There’s a common expectation that you should give time and attention to everything else but yourself. That you are a better person through self sacrifice. God, community, family—all of these things should come before yourself (or, in this case, your projects).

I say: not so fast.

Time is a commodity we all trade in, giving it away for various reasons. Some of these reasons are quite valid—most of us need to work to live, we have families that are important to us, or we engage in social or community activities for the betterment of the world around us. But we need to take care when getting involved with outside projects (commitments, activities, etc.)—will they become significant time sinks?

You don’t get this time back. What you use is gone. It is the most valuable currency you hold, and you have no option but to spend it—it can’t be saved.

Of course you can time manage—in a way it’s a form of savings, but it would be hypocritical of me to talk in depth about this subject. Time management is not really my forte. In reality I’m a time thief—I steal my time from other activities (as I write this my lunch is getting cold). Rarely do I watch TV without my laptop or iPad out (do you really need your full attention to watch The Voice? It’s not as if I’m watching So You Think You Can Dance). This practice can be productive even if inefficient.

However, your real gains will come from self discipline and self respect.

Self discipline comes in the form of knowing your priorities and sticking to them. Avoid activities that do not achieve your goals—browsing Facebook, playing World of Warcraft—when you have more important tasks at hand. This is doubly important when you are trying to work on a personal project—blow off your employer’s time if you must, but not your own. Find the best times to do the things you want to do and make sure you don’t do anything else during that time. If this is writing (or other repetitive tasks), do this regularly. Make it a habit. And make sure this time is priority time for you—schedule other activities around this. If you often have conflicts, find a different time slot. It takes discipline to make this work.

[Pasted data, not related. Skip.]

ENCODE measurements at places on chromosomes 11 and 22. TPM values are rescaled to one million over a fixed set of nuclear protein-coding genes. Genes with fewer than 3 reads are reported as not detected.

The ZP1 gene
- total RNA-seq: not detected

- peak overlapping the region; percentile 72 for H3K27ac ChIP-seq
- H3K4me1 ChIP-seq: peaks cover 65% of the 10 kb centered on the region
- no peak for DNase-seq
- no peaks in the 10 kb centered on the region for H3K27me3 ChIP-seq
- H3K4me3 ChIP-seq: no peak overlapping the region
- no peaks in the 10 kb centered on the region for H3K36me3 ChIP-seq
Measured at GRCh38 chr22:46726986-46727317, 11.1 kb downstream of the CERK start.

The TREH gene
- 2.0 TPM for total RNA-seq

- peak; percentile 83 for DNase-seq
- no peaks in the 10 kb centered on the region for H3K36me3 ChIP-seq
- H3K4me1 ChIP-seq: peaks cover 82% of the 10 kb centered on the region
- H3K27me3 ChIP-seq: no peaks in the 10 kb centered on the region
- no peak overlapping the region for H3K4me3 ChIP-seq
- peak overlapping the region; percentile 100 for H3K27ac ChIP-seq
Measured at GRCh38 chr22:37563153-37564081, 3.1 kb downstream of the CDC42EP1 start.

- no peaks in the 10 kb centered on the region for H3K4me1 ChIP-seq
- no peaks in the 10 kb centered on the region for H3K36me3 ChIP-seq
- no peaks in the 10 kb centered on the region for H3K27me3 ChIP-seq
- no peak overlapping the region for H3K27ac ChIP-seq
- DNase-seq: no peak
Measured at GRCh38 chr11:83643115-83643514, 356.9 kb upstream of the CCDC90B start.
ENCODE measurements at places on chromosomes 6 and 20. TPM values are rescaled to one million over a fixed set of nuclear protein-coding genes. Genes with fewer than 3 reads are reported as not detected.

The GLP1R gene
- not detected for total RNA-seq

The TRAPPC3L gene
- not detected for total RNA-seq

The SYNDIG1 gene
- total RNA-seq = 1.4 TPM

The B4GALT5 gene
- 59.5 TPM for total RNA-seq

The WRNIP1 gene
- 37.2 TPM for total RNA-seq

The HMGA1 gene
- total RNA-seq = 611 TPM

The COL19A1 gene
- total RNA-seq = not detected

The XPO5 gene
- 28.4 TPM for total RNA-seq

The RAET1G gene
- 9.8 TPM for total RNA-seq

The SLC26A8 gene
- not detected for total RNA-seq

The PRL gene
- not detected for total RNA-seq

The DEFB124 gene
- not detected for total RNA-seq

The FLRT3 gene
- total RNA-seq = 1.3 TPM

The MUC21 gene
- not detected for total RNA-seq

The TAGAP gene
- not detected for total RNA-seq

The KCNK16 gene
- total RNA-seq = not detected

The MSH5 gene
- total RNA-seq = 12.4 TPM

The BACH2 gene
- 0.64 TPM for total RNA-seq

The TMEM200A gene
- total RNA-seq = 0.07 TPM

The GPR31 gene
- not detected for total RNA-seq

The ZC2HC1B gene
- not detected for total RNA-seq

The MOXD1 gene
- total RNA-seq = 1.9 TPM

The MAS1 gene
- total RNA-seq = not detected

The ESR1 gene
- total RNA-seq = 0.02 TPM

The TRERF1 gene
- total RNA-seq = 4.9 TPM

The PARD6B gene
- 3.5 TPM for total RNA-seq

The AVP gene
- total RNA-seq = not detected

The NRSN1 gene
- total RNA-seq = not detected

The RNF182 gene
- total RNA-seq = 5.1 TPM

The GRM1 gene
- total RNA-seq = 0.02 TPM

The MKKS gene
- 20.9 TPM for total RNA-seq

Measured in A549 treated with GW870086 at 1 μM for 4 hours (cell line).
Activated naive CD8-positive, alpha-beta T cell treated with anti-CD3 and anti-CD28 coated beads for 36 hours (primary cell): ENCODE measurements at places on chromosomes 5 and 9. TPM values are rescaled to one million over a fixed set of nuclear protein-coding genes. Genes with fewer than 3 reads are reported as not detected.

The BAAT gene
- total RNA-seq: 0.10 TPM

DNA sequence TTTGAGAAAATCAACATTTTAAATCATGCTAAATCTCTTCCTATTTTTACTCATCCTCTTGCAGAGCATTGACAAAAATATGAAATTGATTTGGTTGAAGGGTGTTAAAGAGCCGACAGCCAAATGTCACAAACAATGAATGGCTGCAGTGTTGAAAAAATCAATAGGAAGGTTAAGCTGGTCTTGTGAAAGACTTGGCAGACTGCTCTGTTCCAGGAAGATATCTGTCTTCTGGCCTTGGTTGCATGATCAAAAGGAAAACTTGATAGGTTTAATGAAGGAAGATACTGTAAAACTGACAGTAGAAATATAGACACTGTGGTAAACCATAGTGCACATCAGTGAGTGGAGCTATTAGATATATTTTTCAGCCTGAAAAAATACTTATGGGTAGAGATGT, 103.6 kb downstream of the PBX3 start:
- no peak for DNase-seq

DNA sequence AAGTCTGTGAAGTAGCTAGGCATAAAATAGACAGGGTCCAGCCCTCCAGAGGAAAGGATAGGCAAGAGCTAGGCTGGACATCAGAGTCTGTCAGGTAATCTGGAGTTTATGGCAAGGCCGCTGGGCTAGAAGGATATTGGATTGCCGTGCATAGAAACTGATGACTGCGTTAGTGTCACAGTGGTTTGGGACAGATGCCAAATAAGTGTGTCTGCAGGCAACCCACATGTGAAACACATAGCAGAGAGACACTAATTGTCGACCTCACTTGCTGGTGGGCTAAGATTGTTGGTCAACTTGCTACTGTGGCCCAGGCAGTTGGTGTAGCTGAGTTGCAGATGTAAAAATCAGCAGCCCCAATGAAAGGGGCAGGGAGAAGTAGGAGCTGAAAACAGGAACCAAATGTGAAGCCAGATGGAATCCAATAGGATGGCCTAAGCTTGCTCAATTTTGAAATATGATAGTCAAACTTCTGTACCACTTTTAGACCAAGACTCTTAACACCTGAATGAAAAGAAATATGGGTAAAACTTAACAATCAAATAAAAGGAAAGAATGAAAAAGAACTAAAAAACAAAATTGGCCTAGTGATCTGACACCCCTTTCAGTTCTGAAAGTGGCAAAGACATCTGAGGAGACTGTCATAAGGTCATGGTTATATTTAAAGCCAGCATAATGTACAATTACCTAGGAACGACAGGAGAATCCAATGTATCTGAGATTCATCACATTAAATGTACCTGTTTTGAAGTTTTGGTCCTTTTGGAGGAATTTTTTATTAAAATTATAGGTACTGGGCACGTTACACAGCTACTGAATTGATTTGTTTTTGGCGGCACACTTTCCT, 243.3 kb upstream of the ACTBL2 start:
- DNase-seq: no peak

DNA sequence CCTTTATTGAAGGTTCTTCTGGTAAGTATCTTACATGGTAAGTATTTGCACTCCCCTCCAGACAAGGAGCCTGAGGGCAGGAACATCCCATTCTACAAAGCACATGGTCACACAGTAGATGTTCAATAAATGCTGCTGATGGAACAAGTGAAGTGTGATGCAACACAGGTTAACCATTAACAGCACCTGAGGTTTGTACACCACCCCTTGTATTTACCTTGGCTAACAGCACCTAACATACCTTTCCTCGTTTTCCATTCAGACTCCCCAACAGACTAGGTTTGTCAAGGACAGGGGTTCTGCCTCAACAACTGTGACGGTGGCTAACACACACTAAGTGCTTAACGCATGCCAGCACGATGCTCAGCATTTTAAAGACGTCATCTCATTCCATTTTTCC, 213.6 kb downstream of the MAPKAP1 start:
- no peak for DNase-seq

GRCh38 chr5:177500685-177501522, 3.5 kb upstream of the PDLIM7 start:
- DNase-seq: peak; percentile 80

It also takes self respect. Certainly you need to respect yourself and your time, believing in your abilities enough to make these kinds of priorities. But respect also comes into play when deciding which outside projects to take on. How do you value your time? Will this other project benefit you—financially, experience-wise, exposure-wise—more so than your own work? Are you sacrificing time from your own creative efforts by taking on something else?

To me, this last one is the biggest consideration.

I do take on outside projects—when they are something I believe in. My involvement here at BookLife Now is essentially an outside project, or at least not within my primary creative efforts. Same goes for a Kickstarter project I’m involved with (I volunteered my professional skills). There’s little to no financial gains here. And the exposure gains are minimal (don’t buy into doing work for exposure—your best exposure will come from working on your own projects, and building your own brand). I do these things because I believe in them, I feel I have something to bring to the table, and I appreciate the sense of accomplishment they give when they succeed. But I try my best to ensure that what I take on doesn’t eat too much of my own time. Giving up TV? Fine. Giving up gaming? Sure. Giving up writing time? Not if I can help it.

Be smart, be selective, respect your own creative efforts and time—and maybe even try out that time management thing. But remember that your time is your own—spend it wisely. You can’t save it up, but maybe you can steal a bit from yourself.

Dealing with Burn Out